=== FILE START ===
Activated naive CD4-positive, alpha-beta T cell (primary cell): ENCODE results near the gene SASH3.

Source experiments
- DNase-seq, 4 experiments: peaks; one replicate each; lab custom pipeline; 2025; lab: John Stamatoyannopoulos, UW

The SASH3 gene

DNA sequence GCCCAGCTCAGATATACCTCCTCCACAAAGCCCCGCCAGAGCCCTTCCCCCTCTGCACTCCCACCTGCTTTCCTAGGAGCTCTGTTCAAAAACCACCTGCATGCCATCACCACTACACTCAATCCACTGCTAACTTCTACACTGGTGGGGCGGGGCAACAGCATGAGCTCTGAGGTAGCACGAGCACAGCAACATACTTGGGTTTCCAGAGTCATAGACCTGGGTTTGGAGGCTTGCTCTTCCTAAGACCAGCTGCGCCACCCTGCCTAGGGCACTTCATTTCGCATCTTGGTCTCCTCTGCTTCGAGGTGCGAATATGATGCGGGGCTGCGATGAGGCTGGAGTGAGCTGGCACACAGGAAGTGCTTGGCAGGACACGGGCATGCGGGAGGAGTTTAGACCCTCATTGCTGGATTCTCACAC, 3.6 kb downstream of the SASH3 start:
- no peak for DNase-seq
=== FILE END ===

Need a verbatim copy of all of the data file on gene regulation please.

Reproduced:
Activated naive CD4-positive, alpha-beta T cell (primary cell): ENCODE results near the gene SASH3.

Source experiments
- DNase-seq, 4 experiments: peaks; one replicate each; lab custom pipeline; 2025; lab: John Stamatoyannopoulos, UW

The SASH3 gene

DNA sequence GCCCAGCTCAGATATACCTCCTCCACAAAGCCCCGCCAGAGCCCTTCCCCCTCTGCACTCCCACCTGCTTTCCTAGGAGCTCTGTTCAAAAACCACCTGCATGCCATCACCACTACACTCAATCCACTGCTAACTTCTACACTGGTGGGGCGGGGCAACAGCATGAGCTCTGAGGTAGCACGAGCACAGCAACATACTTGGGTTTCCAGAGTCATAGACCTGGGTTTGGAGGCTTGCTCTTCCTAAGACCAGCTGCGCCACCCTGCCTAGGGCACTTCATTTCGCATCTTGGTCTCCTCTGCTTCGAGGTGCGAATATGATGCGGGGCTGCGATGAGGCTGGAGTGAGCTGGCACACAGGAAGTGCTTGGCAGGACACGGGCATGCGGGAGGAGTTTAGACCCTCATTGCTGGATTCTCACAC, 3.6 kb downstream of the SASH3 start:
- no peak for DNase-seq